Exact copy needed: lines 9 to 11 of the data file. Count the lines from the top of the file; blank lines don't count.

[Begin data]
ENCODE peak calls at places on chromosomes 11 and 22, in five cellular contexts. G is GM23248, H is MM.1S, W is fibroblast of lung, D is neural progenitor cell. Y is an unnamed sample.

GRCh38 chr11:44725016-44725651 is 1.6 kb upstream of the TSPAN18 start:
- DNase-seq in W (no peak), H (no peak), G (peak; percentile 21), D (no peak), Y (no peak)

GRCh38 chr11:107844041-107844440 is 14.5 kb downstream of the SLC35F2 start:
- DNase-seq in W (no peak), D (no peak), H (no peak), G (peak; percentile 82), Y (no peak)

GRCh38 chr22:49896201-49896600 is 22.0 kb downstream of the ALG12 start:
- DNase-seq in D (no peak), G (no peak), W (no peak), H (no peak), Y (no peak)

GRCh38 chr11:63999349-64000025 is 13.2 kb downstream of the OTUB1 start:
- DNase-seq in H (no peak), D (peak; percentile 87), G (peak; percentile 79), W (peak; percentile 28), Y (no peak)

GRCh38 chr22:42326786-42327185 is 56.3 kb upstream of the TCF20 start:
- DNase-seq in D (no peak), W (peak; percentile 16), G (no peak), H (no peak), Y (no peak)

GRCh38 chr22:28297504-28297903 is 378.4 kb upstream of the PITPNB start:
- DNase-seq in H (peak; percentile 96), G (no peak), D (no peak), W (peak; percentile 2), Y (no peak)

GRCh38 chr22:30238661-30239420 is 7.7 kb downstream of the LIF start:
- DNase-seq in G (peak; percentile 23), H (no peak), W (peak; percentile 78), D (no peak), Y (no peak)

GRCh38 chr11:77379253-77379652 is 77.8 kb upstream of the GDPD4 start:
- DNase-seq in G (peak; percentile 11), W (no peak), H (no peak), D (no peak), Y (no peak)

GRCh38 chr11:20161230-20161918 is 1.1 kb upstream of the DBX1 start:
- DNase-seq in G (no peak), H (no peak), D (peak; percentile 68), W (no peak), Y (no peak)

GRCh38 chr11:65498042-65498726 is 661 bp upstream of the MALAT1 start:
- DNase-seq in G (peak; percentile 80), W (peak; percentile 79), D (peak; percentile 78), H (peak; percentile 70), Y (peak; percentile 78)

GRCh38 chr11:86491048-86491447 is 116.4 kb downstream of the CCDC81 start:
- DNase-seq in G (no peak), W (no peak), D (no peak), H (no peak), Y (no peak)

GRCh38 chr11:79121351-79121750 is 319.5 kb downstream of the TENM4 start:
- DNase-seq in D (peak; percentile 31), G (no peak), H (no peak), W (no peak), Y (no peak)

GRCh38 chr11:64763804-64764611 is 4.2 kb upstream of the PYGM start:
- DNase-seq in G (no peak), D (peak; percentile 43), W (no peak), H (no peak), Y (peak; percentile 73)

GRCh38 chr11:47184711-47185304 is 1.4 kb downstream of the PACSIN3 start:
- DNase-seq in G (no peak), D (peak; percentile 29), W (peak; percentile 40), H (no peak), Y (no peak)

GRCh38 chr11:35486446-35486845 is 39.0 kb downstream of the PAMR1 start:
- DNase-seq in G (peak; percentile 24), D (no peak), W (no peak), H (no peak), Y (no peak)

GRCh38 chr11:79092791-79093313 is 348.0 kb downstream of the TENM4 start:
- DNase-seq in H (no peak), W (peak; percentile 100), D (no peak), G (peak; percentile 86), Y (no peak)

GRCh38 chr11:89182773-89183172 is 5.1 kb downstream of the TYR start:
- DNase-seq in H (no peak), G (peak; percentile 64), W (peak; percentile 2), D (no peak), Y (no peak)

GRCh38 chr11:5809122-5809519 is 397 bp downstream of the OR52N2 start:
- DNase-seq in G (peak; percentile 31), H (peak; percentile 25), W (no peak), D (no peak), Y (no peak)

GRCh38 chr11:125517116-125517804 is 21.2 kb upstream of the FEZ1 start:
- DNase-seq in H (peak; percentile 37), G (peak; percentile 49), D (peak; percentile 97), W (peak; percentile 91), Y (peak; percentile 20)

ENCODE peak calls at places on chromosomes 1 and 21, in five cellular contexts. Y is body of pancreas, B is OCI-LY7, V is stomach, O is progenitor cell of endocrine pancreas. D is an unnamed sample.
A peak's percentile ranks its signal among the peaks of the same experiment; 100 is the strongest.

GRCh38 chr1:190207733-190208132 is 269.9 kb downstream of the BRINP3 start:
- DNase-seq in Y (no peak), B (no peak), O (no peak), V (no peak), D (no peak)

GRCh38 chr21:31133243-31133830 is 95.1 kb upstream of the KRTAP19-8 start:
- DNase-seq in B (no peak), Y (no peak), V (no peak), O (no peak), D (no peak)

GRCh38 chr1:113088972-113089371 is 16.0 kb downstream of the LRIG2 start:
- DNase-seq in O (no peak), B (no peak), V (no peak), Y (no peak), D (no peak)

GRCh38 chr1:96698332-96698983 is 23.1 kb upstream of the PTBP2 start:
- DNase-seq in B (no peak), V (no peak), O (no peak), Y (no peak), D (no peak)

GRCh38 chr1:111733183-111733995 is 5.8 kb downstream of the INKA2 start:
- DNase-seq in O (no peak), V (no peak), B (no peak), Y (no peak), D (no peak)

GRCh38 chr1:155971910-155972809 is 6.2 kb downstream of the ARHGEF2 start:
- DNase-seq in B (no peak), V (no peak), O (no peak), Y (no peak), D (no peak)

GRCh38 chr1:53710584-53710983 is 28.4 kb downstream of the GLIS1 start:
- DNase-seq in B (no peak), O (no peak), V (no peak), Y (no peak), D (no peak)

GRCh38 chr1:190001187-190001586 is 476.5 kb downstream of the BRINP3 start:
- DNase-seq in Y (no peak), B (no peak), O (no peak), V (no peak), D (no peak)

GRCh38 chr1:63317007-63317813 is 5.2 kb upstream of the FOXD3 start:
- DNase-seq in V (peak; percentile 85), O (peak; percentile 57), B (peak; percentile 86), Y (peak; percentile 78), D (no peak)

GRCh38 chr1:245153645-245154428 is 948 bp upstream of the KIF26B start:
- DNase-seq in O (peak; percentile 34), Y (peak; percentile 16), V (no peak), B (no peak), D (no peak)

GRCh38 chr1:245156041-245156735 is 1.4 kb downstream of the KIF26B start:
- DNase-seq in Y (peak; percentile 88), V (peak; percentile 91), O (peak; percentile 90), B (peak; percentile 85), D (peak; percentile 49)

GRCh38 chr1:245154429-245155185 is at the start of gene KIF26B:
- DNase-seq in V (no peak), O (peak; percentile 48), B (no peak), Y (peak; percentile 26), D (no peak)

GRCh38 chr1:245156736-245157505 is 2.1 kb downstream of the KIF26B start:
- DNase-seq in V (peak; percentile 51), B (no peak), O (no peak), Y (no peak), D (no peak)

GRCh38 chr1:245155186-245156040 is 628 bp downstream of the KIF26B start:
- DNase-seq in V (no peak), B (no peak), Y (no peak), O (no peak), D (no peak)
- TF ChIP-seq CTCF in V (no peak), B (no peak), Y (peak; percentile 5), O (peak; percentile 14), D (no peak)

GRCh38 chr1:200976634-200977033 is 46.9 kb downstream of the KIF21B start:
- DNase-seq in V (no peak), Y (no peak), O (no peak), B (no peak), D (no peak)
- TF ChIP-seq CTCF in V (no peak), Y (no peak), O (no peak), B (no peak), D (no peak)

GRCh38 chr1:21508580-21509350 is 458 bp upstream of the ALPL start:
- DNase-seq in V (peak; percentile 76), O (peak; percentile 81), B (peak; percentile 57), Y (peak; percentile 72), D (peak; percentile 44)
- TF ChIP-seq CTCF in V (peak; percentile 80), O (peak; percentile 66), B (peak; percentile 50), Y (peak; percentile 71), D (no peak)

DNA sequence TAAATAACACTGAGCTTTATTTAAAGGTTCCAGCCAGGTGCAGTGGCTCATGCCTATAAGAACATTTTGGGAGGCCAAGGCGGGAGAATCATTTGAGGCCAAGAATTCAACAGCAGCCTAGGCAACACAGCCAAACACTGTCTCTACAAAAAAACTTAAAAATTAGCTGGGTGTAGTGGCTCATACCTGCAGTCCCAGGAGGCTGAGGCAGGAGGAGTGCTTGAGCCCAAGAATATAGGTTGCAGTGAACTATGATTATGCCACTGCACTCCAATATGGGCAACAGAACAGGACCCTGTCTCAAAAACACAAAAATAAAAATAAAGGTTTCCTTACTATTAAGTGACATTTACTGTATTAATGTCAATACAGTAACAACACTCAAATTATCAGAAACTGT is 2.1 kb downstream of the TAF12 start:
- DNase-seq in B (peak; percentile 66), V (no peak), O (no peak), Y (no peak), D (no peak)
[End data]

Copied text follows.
- DNase-seq in H (no peak), D (peak; percentile 87), G (peak; percentile 79), W (peak; percentile 28), Y (no peak)

GRCh38 chr22:42326786-42327185 is 56.3 kb upstream of the TCF20 start:
- DNase-seq in D (no peak), W (peak; percentile 16), G (no peak), H (no peak), Y (no peak)